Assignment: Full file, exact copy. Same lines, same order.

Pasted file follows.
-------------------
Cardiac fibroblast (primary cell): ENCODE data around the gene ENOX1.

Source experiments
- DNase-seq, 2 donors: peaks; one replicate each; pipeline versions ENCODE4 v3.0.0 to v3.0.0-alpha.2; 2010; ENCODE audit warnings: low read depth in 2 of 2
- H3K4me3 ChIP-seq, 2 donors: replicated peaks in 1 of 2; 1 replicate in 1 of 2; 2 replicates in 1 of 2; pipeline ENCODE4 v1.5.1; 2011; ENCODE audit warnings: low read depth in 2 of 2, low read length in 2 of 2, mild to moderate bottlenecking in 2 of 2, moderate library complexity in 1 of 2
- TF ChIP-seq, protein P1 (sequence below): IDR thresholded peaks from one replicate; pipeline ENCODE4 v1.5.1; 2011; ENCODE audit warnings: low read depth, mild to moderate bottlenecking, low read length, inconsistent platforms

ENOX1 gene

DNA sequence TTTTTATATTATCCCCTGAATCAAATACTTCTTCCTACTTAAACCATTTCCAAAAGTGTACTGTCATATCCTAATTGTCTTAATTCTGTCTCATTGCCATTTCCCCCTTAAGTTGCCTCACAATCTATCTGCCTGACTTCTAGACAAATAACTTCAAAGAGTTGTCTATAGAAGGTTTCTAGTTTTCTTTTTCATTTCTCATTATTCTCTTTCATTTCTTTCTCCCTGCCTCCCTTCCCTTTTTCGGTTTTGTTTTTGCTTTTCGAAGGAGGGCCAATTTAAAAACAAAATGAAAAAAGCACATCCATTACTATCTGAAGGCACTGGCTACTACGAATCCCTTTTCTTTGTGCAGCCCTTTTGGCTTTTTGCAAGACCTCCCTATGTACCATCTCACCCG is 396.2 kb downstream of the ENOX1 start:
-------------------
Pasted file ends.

Cardiac fibroblast (primary cell): ENCODE data around the gene ENOX1.

Source experiments
- DNase-seq, 2 donors: peaks; one replicate each; pipeline versions ENCODE4 v3.0.0 to v3.0.0-alpha.2; 2010; ENCODE audit warnings: low read depth in 2 of 2
- H3K4me3 ChIP-seq, 2 donors: replicated peaks in 1 of 2; 1 replicate in 1 of 2; 2 replicates in 1 of 2; pipeline ENCODE4 v1.5.1; 2011; ENCODE audit warnings: low read depth in 2 of 2, low read length in 2 of 2, mild to moderate bottlenecking in 2 of 2, moderate library complexity in 1 of 2
- TF ChIP-seq, protein P1 (sequence below): IDR thresholded peaks from one replicate; pipeline ENCODE4 v1.5.1; 2011; ENCODE audit warnings: low read depth, mild to moderate bottlenecking, low read length, inconsistent platforms

ENOX1 gene

DNA sequence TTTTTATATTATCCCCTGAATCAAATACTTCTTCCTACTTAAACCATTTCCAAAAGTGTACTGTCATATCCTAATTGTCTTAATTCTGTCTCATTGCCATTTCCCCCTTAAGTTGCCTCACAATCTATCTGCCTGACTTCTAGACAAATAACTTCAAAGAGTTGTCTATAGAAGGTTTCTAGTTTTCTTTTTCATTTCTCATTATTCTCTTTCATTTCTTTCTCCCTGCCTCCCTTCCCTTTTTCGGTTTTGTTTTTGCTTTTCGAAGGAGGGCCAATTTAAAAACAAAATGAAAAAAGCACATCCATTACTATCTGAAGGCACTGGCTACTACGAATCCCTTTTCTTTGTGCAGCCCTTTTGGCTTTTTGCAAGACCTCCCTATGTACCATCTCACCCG is 396.2 kb downstream of the ENOX1 start: